By chance, I stumbled upon a notice for a talk about Voltaire’s Candide, that was part of this series. Since it’s one of my favorite books (I buy a copy whenever I see it) I decided to risk an immersion, however brief, into the world of literary academe, to which I said goodbye so many years ago. I can say right off that I learned something important – the speaker also curated this exhibit which I will certainly visit now that I know of it!
The talk was about the processes by which a work of literature becomes part of the canon, the received wisdom of cultural propriety as Flaubert might have said. The speaker was particularly interested in how a work, especially a successful one, gets entangled in the web of prefaces, afterwords, copies, satires, imitations, rip-offs, corrupt versions, “bad readings,” and just how THE WORK gets pulled out of all this onto the hallowed shelf of really Great Books. Rather arcane, but who knew that Candide had so many spurious sequels? And what could be more fun than reading, as she said, the “18th century pseudo-philosophy” in these various texts? I’m sure they are not available in translation, so I’ll pass on that one.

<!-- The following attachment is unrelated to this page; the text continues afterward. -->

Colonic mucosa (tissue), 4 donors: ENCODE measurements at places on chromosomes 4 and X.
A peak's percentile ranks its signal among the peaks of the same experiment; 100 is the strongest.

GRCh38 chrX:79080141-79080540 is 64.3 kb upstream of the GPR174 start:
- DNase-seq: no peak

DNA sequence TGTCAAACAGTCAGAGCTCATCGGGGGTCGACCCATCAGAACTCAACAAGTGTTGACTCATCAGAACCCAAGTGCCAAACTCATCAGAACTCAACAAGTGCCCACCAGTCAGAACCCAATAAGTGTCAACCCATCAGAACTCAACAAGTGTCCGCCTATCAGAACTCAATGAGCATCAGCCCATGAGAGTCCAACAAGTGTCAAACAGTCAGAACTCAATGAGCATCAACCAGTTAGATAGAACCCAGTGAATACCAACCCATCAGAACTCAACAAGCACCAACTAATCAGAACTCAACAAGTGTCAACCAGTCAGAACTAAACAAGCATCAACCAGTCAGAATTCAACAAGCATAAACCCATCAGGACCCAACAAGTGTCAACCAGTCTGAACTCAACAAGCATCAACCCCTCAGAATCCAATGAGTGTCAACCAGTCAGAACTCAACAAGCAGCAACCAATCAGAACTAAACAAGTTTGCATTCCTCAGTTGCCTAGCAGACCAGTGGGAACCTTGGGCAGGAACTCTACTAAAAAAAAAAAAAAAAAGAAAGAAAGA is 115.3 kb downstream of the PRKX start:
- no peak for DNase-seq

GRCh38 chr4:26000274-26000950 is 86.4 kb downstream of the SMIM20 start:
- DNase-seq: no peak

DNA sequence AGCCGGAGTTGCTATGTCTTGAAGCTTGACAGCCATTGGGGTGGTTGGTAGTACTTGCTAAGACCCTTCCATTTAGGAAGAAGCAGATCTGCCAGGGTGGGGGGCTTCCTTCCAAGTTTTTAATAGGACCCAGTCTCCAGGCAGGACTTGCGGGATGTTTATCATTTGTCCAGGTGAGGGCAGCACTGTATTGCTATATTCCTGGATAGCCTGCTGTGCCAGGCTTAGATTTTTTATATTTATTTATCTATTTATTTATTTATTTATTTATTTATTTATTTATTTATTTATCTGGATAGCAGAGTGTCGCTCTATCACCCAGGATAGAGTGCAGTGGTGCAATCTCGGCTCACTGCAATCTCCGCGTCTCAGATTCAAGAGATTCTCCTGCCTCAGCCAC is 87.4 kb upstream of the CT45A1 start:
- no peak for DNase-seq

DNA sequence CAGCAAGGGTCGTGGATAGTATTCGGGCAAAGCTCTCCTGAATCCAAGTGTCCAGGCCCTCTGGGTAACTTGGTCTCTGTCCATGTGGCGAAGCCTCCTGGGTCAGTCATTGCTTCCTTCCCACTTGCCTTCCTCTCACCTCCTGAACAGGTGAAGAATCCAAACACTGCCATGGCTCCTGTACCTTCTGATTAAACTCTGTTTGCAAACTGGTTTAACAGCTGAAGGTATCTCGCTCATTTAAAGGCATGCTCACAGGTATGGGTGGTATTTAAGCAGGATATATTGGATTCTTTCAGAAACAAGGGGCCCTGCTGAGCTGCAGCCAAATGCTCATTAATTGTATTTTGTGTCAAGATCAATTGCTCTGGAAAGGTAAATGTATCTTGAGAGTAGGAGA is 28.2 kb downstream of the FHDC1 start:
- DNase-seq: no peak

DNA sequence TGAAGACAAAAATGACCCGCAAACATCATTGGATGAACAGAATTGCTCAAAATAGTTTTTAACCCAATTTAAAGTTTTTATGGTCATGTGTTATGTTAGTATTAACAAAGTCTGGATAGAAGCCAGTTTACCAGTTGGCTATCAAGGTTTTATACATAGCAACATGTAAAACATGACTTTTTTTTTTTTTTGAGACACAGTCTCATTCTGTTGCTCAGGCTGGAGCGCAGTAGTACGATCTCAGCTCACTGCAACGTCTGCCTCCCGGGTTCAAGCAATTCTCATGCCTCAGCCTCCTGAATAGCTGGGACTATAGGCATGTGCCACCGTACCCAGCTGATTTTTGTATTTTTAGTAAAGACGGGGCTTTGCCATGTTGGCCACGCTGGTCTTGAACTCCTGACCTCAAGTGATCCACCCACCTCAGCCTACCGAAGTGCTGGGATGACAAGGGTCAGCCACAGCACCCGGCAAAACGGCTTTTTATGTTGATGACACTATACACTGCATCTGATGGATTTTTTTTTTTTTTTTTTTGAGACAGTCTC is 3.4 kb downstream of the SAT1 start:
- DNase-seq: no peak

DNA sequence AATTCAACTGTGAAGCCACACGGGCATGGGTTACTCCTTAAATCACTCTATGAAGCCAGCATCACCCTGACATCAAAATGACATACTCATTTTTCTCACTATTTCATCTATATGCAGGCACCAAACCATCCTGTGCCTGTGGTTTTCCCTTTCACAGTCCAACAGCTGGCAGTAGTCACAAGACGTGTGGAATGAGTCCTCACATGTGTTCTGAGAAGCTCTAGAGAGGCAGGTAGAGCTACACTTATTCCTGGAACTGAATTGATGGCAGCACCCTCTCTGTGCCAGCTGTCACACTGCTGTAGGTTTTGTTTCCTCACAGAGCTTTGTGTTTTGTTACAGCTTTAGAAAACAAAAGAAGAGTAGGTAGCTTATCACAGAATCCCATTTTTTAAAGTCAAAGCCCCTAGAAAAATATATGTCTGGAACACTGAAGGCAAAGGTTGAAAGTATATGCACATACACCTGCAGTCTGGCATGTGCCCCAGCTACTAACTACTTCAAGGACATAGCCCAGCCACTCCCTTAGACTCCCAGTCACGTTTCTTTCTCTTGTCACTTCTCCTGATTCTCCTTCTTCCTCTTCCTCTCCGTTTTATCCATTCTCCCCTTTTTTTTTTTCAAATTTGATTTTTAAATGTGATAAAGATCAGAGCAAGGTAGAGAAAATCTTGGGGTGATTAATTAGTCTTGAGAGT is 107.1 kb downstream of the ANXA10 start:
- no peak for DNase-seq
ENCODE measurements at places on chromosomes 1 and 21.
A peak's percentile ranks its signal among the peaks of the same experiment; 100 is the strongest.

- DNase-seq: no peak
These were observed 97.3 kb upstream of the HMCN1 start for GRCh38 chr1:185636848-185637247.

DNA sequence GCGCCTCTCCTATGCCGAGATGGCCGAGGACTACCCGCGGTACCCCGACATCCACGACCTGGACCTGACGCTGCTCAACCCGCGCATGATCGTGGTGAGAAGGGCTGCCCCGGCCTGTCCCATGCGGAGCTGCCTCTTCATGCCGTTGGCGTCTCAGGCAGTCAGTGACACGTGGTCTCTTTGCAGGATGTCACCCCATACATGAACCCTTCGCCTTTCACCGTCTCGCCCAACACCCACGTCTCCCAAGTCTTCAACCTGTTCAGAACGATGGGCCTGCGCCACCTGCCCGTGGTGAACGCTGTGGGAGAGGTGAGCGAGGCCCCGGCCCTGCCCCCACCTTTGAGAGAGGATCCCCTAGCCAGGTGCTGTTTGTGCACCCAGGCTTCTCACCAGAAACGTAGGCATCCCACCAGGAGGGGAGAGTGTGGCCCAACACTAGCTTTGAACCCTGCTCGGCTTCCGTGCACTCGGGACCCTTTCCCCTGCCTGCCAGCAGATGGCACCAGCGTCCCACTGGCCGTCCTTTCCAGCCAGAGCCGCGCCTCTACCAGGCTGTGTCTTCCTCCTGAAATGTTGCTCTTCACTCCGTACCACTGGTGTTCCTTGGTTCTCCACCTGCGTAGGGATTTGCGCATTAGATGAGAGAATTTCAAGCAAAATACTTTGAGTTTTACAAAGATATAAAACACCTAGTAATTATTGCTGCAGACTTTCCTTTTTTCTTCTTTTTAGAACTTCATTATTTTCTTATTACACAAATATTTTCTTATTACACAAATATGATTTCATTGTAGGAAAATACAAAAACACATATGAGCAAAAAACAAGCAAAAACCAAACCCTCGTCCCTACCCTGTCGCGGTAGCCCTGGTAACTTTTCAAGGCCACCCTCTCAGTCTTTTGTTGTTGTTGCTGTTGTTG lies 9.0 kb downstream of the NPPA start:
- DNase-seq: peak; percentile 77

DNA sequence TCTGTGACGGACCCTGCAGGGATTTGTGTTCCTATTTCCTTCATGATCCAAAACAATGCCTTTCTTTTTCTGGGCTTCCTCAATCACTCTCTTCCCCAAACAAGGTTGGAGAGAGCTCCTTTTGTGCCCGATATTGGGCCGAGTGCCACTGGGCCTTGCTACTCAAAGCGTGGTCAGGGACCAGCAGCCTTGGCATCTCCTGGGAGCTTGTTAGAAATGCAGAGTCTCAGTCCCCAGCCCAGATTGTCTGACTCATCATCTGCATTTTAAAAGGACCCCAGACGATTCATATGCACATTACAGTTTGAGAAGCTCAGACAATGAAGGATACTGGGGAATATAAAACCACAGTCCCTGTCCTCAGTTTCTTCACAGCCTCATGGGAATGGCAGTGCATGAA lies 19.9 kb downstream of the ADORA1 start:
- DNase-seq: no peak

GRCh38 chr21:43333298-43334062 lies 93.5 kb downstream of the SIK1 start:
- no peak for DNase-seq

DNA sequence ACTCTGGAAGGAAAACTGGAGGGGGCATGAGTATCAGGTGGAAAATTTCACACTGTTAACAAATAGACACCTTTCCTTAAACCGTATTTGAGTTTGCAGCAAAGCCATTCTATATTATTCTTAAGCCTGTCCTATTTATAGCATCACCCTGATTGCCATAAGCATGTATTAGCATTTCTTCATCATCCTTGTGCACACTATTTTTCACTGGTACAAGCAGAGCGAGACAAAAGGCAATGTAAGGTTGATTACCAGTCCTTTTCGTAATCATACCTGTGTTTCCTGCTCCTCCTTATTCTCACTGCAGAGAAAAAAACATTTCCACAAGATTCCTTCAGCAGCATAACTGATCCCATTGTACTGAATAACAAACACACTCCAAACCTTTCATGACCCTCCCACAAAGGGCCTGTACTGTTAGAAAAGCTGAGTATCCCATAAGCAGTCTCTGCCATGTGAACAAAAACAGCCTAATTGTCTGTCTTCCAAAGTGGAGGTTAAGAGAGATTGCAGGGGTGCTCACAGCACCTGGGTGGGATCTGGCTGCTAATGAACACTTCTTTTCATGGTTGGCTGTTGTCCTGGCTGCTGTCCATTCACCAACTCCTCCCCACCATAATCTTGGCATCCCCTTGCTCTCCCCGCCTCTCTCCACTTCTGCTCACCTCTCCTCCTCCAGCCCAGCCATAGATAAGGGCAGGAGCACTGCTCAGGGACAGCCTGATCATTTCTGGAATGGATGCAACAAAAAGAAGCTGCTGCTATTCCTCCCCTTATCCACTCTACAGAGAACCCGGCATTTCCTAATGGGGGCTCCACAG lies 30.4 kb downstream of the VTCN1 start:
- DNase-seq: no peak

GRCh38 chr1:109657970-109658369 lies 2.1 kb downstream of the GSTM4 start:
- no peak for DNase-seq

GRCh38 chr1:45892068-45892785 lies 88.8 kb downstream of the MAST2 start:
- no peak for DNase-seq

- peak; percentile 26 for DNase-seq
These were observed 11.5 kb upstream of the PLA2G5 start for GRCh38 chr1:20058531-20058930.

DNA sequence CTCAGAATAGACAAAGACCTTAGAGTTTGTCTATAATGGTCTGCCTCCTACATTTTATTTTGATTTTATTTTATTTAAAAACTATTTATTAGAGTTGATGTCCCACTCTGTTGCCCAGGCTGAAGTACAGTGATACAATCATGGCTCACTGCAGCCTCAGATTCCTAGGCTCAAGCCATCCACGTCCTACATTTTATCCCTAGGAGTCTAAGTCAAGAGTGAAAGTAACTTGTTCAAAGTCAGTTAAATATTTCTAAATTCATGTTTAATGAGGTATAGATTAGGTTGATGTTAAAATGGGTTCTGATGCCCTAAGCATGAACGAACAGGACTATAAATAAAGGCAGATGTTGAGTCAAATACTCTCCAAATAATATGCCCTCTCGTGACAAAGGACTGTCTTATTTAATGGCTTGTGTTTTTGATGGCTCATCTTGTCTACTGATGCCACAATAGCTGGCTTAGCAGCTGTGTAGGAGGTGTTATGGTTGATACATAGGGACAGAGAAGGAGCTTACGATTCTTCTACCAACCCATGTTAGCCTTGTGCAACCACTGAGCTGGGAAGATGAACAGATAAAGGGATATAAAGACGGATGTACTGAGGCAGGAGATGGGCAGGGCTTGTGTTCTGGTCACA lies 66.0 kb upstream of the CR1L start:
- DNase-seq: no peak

By coincidence, I just got my copy, used of course, of one of the later paperback editions of Candide, the Penguin Deluxe Edition, that has a cover drawn by Chris Ware of comic book glory. In keeping with the theme of re-productions, translations, transpositions, and such, this edition has a condensed version of the entire story, in comic book form, on the front and back covers – is this a first? Two books for the price of one? A book within a book? Can you judge this one by it’s cover? Will the real Candide please stand up!
Of course, these days, a work has only to be produced to become something else, perhaps its opposite. Movies become “books,” become comics, pop songs, and the other way ’round. Old books turned into old movies are remade, the books republished with the movie stars on the cover – an endless merry go ’round of meaning and farrago of nonsense. Think of Planet of the Apes and The Bridge on the River Kwai, (discussed here) two blockbuster movies adapted from texts by one man, that somehow got their logic inverted.
Candide is, at bottom, a cry of anguish by an intellectual enraged that the world doesn’t accord with his notions of justice – compassion is not much in evidence – but its redemption is its exuberant hilarity. In the end, I think it was Rousseau (did he have a sense of humor?) who was closer to understanding mankind’s place in the universe – see his exchange of letters (and here) with Voltaire on the Lisbon earthquake/tsunami.